The ability to cultivate professional contacts is a key competency in the world of business. Enter the “elevator pitch,” a tried-and-true networking tool that is crucial for any successful business leader to master.
What Is an Elevator Pitch?
Elevator pitches are beneficial because they allow speakers to quickly and succinctly explain to others who they are and what they offer, opening the door for future business relationships. Forbes suggests that the speech should be around 30 seconds — the same amount of time it takes to ride up an elevator.
Elevator pitches can come in handy in any number of settings, such as:
• Job fairs
• Networking events
• Business meetings
• Job interviews
• Sales pitches
Although they are short, successful elevator pitches all share similar composition and delivery.
The Anatomy of an Elevator Pitch
Elevator pitches require a certain basic structure to be effective. Geoffrey James of Inc. suggests dividing an elevator pitch into three distinct parts:
1.) The Benefit
When speakers begin to deliver their pitch, they need to explain more than simply what they sell. They need to explain what the product that they’re selling means to the people why buy it. It’s not enough to say “my company sells shoes.” The phrase “customers buy our shoes because we offer one-of-a-kind designs at reasonable prices” is more compelling. The focus should remain on the customer, not the company.
2.) The Differentiator
An elevator speech must also point out why clients should choose the company. If there is no differentiator, the listener might be intrigued by the product and choose to purchase it from a competitor. For example, professionals in shoe sales might point out that their company is the oldest independently run shoe company in the state.
3.) The Ask
“The Ask” is simply a request to stay in touch. Assuming the listener is intrigued, this part should be brief, direct and courteous. The speaker might ask “what’s the best way to get on your calendar?” or offer to trade business cards. Once this exchange occurs, it’s important to end the pitch. Overwhelming new contacts with information won’t necessarily increase the odds of landing a sale and might even make them less likely to stay interested.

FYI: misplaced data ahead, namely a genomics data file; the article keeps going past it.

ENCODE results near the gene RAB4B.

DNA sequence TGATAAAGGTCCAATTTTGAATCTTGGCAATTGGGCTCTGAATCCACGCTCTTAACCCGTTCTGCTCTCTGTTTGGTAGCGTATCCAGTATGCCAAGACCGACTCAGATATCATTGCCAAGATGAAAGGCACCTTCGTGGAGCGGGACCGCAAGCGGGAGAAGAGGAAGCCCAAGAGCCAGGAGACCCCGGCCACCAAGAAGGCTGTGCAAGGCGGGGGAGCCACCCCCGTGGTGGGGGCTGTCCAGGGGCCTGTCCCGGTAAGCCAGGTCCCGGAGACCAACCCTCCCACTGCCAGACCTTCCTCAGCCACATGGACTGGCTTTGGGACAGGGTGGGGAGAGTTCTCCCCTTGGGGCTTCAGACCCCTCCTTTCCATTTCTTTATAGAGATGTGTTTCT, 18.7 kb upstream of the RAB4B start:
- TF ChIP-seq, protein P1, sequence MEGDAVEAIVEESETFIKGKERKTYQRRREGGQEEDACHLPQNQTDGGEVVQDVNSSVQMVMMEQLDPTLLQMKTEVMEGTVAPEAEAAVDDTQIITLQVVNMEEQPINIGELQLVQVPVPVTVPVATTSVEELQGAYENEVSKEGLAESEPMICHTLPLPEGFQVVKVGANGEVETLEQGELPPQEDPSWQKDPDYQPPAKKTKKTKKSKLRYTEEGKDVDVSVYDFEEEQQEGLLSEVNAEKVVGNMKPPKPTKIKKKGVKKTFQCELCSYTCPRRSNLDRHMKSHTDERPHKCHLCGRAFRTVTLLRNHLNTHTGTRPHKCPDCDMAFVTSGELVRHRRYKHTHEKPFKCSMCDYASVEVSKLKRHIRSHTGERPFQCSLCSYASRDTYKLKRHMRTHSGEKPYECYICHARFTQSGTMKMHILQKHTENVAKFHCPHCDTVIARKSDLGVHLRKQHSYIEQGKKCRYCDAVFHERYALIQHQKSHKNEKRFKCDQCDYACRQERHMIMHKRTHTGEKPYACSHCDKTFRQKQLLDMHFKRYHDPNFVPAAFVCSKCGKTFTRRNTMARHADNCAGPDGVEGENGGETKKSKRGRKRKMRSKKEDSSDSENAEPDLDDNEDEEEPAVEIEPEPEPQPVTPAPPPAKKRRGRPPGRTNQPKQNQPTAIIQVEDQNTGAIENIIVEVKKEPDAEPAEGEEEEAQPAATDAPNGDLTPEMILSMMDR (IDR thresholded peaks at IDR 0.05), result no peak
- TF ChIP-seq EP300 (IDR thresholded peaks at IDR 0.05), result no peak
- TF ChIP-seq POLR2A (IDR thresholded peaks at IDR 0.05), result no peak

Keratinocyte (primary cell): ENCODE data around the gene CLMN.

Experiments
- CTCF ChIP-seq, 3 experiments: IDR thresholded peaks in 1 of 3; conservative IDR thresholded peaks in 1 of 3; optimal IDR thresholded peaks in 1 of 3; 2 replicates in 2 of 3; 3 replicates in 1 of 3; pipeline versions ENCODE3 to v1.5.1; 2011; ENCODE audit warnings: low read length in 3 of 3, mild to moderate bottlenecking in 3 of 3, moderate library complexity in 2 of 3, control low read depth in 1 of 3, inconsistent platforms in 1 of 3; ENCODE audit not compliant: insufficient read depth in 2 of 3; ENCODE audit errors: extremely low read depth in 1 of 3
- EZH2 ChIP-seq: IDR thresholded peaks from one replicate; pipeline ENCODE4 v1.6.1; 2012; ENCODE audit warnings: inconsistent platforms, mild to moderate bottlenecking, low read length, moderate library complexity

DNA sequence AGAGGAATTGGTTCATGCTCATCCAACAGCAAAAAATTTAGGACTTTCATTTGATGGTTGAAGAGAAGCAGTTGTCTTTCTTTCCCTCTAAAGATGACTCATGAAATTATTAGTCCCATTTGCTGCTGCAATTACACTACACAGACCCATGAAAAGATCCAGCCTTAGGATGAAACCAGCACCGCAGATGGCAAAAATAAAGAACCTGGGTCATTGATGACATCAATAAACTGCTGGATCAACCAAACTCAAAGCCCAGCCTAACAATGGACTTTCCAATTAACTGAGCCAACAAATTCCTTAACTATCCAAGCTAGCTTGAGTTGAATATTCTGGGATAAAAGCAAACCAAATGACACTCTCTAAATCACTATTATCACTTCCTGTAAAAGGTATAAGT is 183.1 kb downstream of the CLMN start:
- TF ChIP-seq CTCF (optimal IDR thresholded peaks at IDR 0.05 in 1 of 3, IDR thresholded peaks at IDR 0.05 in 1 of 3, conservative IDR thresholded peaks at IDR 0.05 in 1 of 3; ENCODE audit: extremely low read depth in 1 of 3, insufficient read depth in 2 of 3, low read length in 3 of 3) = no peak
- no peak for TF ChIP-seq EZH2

When writing and delivering an elevator pitch, it’s important to remember the following:
• Have clear goals. What’s the point of your elevator pitch? Is there a specific job you’d like? Are certain talking points more crucial than others? Write these down and clarify them as much as you can.
• Don’t use industry jargon. A successful pitch doesn’t alienate the listener. It uses plainer language that everyone can understand.
• Read the pitch out loud. This gives you a chance to work out any content issues, as well as to practice your public speaking.
• Tailor it. Are you speaking to a CEO? A new business owner? Someone with a minor role in a not-for-profit agency? The pitch must change based on the social or professional context, so you can convince the specific people you’re talking to that you can meet their individual needs.
Example of an Elevator Pitch
The following is a strong elevator pitch example.
Q: I’m the vice president of marketing at Yummy Foods Inc. So, what do you do?
A: I do freelance graphic design. Clients hire me to develop high-quality creative assets, particularly for corporate ad campaigns in the food industry. Have you seen the X campaign? I worked on a farm for many years, and the Y company wanted to hire a designer who was intimately familiar with the agriculture industry. I’m always looking to take on new clients and share my love of nature and food with consumers. Please take my card, and let me know the best way to get on your calendar.
This model is successful because:
• It provides a Benefit, a Differentiator and an Ask
• It avoids jargon
• It’s tailored to the listener, but also offers a unique angle to the work
Elevator pitches are first and foremost a connection tool. Speakers must convince their listeners to trust them and that whatever they offer will help make life easier, better and more fulfilling in a substantial way. Ultimately, this promise is the factor that makes the sale.
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